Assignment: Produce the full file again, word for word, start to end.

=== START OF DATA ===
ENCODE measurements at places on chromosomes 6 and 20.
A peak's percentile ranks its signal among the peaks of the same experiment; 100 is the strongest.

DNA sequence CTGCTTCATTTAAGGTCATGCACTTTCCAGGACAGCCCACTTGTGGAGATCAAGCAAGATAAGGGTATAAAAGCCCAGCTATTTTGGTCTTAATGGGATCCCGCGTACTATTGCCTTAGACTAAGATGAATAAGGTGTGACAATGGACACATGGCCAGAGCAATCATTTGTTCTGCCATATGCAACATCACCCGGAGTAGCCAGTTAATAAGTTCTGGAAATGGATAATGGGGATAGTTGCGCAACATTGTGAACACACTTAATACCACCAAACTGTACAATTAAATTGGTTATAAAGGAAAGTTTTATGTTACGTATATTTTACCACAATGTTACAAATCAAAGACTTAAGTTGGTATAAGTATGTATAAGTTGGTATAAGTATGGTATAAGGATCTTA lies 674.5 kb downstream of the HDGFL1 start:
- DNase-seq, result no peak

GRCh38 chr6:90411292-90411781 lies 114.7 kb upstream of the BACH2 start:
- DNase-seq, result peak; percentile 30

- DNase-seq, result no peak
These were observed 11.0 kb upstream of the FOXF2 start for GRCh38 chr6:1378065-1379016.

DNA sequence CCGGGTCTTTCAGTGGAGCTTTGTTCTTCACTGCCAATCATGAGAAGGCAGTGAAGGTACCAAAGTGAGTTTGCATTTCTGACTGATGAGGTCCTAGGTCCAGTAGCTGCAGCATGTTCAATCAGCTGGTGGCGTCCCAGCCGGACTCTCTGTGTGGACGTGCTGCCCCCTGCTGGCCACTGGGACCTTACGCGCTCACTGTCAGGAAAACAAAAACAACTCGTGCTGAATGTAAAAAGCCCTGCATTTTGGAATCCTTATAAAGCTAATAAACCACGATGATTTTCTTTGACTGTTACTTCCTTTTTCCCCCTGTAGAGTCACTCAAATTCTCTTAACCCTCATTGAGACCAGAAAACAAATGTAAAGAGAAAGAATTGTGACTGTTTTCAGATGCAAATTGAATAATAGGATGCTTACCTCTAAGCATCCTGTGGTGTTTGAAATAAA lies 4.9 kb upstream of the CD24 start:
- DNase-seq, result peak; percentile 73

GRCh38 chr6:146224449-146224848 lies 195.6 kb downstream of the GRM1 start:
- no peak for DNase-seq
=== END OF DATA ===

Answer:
ENCODE measurements at places on chromosomes 6 and 20.
A peak's percentile ranks its signal among the peaks of the same experiment; 100 is the strongest.

DNA sequence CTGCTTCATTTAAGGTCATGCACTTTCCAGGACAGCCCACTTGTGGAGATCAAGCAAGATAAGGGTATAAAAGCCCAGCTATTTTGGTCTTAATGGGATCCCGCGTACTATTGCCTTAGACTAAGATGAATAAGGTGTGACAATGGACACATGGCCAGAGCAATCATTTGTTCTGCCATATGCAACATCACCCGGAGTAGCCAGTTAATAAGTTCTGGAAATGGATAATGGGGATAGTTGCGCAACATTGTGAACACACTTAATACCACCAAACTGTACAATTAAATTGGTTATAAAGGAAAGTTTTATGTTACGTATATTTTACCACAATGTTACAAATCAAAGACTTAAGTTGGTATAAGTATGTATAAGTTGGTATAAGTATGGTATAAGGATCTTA lies 674.5 kb downstream of the HDGFL1 start:
- DNase-seq, result no peak

GRCh38 chr6:90411292-90411781 lies 114.7 kb upstream of the BACH2 start:
- DNase-seq, result peak; percentile 30

- DNase-seq, result no peak
These were observed 11.0 kb upstream of the FOXF2 start for GRCh38 chr6:1378065-1379016.

DNA sequence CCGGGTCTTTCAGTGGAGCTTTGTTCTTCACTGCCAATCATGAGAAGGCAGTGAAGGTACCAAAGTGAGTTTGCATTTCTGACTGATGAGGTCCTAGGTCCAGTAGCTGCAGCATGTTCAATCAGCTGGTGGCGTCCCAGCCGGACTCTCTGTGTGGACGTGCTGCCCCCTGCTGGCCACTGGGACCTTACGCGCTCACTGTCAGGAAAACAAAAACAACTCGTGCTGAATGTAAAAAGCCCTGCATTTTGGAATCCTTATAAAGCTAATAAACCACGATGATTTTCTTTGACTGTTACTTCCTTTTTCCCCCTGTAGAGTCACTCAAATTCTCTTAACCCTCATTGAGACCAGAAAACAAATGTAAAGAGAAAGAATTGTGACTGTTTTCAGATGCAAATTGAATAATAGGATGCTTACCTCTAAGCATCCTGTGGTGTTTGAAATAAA lies 4.9 kb upstream of the CD24 start:
- DNase-seq, result peak; percentile 73

GRCh38 chr6:146224449-146224848 lies 195.6 kb downstream of the GRM1 start:
- no peak for DNase-seq